Eliminating Section 1031 like-kind exchanges among sweeping changes to the tax code would disadvantage small and medium-sized businesses, and would negatively impact taxpayers, job growth, and the U.S. economy.
Because Section 1031 complements the House Republican Blueprint proposals and tax reform initiatives, it should be preserved in the tax code.
The Unified Framework for Fixing Our Broken Tax Code
Referred to as the “Big Six”, six top Republican leaders from the House of Representatives, the U.S. Senate, and the White House released a new framework for tax reform on September 27, 2017. The “Unified Framework for Fixing Our Broken Tax Code,” is a hybrid of the House Republican Blueprint and an earlier set of tax reform principles by the Trump Administration. The new framework outlines broad principles for a tax reform effort in late 2017, but contains few details on new tax brackets, proposed methods, costs, or pay-fors.
House Republican Blueprint for Tax Reform
The House Republican Blueprint for Tax Reform, titled “A Better Way” proposes sweeping changes to the tax code. The proposal pairs 100% immediate expensing with unlimited loss carryforward for all tangible and depreciable personal property assets and real estate improvements, except land. The proposal would also eliminate the business interest expense deduction. The proposal does not explicitly repeal nor preserve Section 1031 like-kind exchanges.
There is concern that some policy makers may feel that the combination of lower rates and expensing would make Section 1031 exchanges unnecessary. However, the proposal does not provide an equivalent substitute for Section 1031 like-kind exchanges.
Elimination of like-kind exchanges would be a disadvantage to farmers, ranchers, owners of commercial real estate and other investors, and would have negative effects on job growth and the U.S. economy.
Like-kind exchanges stimulate economic activity in the real estate, manufacturing, equipment and vehicle rental and leasing, and construction industries, make the economics work for conservation easements, increase state, local and federal tax revenue, and improve the U.S. economy.
Section 1031 and the Blueprint
Section 1031 is an important complement to the Blueprint and would support many taxpayers who would otherwise be negatively impacted by the proposal. Section 1031 allows taxpayers to make good business decisions based on the needs of their businesses, without worry of negative tax consequences.
Impact on the Economy and Taxpayers
Section 1031 helps a broad range of taxpayers at all levels to expand businesses and invest for the future, with a significant positive impact on economic growth. Like-kind exchanges contribute significantly to American jobs, investment, tax revenue, and the health of the U.S. economy. Economic studies found that limiting or repealing §1031 would cause economic contraction and job loss. Read more about the positive economic impact of Section 1031 here.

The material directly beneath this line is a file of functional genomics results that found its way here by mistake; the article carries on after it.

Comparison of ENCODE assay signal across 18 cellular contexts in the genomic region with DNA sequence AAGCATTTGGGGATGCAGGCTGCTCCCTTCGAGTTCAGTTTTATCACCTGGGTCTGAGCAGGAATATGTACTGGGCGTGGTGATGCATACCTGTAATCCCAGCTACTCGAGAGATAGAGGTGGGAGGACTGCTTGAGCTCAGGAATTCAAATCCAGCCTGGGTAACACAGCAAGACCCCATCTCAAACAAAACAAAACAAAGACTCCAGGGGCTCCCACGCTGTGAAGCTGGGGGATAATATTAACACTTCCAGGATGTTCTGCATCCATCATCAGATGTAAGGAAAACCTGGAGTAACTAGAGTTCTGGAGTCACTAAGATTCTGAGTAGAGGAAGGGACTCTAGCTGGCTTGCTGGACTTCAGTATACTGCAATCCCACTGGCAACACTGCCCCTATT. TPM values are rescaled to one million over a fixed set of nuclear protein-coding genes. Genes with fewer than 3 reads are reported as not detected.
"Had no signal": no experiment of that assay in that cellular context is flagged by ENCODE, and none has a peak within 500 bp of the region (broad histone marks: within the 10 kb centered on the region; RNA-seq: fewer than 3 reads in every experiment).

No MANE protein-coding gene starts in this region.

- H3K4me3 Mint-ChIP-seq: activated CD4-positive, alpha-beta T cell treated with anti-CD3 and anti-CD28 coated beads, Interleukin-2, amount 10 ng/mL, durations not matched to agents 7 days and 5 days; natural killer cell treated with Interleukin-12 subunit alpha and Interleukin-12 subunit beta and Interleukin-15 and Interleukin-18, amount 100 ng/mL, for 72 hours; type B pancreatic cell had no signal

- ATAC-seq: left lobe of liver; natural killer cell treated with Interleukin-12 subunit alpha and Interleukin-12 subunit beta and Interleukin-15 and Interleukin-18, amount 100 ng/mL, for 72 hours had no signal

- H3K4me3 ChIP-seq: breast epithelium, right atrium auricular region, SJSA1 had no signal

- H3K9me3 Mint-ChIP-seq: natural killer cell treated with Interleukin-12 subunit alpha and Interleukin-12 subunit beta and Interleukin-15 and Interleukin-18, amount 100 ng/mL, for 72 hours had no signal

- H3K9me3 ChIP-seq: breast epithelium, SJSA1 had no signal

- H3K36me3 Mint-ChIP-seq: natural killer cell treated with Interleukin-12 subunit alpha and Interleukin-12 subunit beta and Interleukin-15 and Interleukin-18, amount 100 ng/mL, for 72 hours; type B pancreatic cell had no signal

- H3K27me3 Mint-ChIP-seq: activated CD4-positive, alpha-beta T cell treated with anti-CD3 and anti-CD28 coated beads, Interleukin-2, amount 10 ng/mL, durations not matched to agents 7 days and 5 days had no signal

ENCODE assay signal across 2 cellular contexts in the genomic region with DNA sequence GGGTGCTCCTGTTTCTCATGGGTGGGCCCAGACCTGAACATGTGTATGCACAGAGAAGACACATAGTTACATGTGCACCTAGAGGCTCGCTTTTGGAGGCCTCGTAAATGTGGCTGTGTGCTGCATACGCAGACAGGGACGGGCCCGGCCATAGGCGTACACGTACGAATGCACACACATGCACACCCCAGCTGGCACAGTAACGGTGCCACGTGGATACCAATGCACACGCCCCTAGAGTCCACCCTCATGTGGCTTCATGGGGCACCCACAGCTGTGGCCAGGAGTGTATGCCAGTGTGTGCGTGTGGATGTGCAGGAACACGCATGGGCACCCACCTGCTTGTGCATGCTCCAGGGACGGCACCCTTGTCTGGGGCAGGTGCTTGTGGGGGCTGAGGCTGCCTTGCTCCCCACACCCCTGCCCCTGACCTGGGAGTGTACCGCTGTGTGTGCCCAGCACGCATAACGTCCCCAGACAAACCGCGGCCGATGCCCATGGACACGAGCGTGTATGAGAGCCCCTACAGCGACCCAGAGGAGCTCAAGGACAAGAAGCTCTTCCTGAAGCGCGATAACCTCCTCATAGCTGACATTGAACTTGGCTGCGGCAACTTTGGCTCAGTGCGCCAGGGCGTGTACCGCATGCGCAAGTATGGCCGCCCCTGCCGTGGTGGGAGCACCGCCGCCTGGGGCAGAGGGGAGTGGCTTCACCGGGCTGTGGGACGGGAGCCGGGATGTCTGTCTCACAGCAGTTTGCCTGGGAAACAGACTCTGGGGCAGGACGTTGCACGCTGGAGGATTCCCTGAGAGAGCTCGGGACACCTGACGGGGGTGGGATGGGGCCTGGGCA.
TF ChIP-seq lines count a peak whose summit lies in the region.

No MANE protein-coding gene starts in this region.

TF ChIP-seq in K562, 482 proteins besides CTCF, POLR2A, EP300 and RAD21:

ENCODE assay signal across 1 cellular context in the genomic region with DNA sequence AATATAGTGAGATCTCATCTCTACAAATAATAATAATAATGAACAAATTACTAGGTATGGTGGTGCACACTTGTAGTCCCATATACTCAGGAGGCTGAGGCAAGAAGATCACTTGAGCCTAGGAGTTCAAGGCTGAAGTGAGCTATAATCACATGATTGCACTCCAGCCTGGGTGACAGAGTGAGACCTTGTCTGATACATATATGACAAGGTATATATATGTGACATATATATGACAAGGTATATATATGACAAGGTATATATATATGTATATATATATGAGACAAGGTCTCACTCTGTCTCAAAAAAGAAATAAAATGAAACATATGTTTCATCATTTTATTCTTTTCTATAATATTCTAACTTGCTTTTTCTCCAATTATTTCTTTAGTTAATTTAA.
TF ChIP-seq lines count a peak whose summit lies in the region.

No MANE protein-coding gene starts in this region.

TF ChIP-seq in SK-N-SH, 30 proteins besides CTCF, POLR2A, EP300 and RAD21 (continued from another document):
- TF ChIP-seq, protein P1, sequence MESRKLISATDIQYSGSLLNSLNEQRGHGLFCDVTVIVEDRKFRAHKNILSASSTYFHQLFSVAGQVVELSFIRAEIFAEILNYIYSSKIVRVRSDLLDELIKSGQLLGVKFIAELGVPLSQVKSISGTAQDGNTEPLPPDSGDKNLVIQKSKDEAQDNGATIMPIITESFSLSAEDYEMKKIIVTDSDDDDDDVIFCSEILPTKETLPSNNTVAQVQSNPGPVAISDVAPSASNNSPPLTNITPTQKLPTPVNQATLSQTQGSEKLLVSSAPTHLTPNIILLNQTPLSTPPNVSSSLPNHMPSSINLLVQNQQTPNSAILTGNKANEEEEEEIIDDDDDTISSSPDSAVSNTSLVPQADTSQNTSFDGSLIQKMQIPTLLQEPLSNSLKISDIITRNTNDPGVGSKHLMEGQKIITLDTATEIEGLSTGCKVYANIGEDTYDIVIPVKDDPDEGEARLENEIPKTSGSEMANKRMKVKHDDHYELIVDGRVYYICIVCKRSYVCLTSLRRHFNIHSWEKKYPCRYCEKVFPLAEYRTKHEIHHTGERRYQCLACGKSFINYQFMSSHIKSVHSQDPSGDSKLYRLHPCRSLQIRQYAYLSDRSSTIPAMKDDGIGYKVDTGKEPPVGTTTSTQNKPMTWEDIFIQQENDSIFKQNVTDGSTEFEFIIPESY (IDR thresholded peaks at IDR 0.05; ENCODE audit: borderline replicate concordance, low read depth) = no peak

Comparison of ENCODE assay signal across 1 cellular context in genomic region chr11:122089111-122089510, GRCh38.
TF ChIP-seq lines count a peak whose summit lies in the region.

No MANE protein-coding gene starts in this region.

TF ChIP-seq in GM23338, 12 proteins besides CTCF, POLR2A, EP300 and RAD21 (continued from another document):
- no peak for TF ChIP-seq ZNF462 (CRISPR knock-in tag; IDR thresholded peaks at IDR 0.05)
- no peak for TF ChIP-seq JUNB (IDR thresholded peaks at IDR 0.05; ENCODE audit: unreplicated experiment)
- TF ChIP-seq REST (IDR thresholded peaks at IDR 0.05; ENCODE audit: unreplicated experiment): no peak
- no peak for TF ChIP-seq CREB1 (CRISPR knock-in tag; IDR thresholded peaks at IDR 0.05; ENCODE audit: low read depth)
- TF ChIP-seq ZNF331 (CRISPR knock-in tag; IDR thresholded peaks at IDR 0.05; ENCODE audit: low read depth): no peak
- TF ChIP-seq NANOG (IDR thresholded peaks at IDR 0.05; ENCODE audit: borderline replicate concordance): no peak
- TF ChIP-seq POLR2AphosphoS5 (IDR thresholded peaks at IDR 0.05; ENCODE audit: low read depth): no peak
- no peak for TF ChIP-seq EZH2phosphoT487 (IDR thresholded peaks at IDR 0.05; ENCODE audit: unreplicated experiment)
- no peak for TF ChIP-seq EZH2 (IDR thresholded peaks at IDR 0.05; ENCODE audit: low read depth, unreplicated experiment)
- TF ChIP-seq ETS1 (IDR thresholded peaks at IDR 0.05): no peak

Taxpayers Would Be Disadvantaged Without Section 1031
Elimination of Section 1031 in favor of immediate expensing would have significant effects on many taxpayers and the U.S. economy.
- Elimination of Section 1031 would create a disincentive to sell commercial, investment, and agricultural real property. A chilling “lock-in” effect on the real estate market would lead to economic contraction. Real estate owners would hold onto properties longer, due to the increased tax burden on sale of a property. Immediate expensing of improvements does not remove the lock-in effect on land. Section 1031 is necessary to remove the lock-in effect.
- Many taxpayers use Section 1031 to preserve their life savings invested in real estate. Faced with a reduction in the value of their investments through capital gains, they are likely to forego sales.
- Without Section 1031, Businesses would have no tax-deferral mechanism for asset sales and replacement purchases that bridge two tax years. Business cash flow would be impaired for many businesses, including seasonal and small businesses.
- Fewer environmentally sensitive lands would be saved. Without Section 1031, the economics of conservation easements would not work for most farmers and ranchers.
- Small businesses would be handicapped against larger businesses with more access to capital.
Special Considerations for Land
Land represents approximately 30% of the value of commercial improved properties, and 80% to 100% of agricultural land investments. Sec. 1031 provides incentive for capital formation for landowners, who would be particularly disadvantaged if they had neither the option of a tax-deferred exchange nor expense deductions for land acquisition and interest on related debt.
- Summary of the House Republican Blueprint for Tax Reform
- Section 1031 Complements the House Republican Blueprint
- The Economic Impact of Section 1031 and Economic Studies